Thankfully, the storm passed after two days and the scenic views were breathtaking:
We visited frozen waterfalls:
Walked on glaciers:
Traversed through an icy lava cave:
Relaxed in the famous “Blue Lagoon” natural hot springs:
and ran away from crashing waves on a black sand beach with large blocks of ice on the shore:
So. Unbelievably. Beautiful. While this winter wonderland amazed us during the day, the real reason for visiting this country was to see Aurora Borealis, or “The Northern Lights.” Because Iceland is so close to the North Pole, electrically charged particles from the sun gravitate towards the magnetic pull of the poles and collide with oxygen and nitrogen molecules in the atmosphere causing an amazing light show in the sky. The oxygen emissions (most common) cause a green glow and the nitrogen emissions cause a red or blue glow.
After five nights of searching and waking up at 2am to check the sky with no luck, Anita had to leave for Stockholm to return to work. Of course, on night six, BreAnn and I witnessed the most brilliant display of the Northern Lights in the past two months, according to one local. Sorry, Anita. We spent several hours outside near a lighthouse north of Reykjavik (in Akranes) and snapped dozens of time-lapsed photos of the show.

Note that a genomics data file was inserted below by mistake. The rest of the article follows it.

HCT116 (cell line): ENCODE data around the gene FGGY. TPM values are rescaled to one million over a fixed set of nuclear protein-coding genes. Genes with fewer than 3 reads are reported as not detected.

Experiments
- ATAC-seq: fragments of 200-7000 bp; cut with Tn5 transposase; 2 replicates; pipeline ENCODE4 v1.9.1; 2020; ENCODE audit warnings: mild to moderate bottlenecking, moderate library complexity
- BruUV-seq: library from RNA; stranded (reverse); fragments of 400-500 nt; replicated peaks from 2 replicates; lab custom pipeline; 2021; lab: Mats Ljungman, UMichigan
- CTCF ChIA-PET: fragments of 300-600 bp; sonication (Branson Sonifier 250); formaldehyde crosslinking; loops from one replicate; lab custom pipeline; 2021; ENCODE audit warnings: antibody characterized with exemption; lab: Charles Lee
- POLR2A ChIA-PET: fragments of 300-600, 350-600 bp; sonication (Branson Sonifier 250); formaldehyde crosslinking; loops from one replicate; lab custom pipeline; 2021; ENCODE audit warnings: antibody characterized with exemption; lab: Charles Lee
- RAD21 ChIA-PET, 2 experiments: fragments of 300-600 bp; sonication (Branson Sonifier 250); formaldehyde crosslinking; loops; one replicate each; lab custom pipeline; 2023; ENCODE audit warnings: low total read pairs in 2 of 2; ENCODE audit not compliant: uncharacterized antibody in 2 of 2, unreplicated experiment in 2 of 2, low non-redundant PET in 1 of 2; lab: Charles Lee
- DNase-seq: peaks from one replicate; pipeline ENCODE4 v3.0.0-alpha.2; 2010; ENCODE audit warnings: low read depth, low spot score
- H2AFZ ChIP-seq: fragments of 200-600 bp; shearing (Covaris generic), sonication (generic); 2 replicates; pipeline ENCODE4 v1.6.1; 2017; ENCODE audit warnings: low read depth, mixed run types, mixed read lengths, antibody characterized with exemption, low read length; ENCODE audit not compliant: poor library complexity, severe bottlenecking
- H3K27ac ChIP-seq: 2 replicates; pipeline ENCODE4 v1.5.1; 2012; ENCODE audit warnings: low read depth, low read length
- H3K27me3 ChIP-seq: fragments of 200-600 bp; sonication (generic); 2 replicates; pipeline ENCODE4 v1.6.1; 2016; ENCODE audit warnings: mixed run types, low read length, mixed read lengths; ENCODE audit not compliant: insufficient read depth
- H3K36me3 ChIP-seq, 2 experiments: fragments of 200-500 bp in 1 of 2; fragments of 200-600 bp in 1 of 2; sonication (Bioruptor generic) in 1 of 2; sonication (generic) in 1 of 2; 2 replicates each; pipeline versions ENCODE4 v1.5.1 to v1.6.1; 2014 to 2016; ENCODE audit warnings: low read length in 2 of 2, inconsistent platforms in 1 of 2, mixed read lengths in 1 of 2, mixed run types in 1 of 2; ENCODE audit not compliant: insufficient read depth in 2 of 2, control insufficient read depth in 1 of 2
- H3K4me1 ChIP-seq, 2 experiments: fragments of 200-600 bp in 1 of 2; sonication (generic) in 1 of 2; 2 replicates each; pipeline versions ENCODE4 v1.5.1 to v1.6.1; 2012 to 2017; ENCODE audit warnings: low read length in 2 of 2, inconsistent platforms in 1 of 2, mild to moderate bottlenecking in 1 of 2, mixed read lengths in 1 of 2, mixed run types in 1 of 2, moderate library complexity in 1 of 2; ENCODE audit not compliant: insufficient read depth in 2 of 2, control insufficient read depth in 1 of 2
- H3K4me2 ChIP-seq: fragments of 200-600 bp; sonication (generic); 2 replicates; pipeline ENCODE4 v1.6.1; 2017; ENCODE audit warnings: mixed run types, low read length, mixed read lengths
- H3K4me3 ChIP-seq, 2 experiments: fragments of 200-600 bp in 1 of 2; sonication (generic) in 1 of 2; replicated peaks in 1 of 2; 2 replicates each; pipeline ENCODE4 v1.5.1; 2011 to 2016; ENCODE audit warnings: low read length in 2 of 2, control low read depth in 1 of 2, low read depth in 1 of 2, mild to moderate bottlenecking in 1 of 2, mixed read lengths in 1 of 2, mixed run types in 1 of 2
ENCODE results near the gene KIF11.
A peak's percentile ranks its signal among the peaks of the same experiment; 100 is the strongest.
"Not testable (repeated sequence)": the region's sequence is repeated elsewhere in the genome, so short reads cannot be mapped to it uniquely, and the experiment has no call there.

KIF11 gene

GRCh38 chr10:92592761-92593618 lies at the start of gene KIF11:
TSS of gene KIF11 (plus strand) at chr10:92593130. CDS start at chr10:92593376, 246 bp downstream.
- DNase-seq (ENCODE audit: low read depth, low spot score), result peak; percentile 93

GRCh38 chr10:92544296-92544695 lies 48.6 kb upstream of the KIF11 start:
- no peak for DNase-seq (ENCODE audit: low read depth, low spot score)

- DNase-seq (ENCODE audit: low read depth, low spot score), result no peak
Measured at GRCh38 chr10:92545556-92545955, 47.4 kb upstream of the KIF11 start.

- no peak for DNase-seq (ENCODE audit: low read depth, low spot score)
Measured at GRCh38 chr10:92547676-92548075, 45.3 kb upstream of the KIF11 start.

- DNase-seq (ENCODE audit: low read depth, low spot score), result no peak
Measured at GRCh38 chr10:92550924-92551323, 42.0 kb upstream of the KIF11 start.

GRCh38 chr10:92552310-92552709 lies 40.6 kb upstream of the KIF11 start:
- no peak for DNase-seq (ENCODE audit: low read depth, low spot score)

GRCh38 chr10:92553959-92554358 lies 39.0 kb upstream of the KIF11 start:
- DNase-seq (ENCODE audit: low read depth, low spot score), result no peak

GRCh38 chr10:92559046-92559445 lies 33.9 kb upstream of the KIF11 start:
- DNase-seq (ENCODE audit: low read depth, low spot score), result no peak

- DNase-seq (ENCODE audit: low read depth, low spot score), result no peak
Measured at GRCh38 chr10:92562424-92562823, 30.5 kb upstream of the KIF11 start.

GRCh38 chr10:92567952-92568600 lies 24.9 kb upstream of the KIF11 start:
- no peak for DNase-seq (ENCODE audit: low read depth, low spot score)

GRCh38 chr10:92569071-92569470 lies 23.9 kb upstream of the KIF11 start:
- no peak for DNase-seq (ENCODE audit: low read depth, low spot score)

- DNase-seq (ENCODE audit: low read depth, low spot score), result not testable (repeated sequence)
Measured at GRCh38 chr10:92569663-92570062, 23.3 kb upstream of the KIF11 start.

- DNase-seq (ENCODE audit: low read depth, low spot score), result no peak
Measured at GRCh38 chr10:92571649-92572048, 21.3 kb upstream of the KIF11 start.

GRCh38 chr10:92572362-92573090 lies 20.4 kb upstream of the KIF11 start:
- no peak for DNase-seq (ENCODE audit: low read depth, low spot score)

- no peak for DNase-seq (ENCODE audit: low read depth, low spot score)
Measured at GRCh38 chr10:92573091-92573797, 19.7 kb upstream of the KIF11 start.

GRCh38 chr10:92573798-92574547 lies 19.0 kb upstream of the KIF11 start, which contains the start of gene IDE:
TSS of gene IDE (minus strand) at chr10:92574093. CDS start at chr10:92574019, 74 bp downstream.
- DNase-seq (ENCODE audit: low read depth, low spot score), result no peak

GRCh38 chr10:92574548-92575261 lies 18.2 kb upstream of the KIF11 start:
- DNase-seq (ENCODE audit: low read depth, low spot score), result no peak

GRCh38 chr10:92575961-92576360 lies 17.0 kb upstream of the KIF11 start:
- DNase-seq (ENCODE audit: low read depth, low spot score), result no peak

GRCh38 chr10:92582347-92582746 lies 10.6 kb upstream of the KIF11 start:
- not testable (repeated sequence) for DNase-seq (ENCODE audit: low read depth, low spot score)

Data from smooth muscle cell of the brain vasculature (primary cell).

Let me just say, it takes real discipline to stand perfectly still in freezing cold weather at 2am for thirty second intervals as the iris in our camera captures the light movement. However, like every other challenge this year, we did it together. Since it was our second to last night before returning to the United States, it really gave us a feeling of having completed our adventure. We slept in the next day, relaxed a bit, and felt ready to return home.
Or so we thought…tune in next week.
Anyone else visited Iceland in the summertime? We have considered going back when it’s “warmer” because we have heard so many wonderful things. Please share!
To see photos from Iceland, click here.
To see photos from Norway, click here.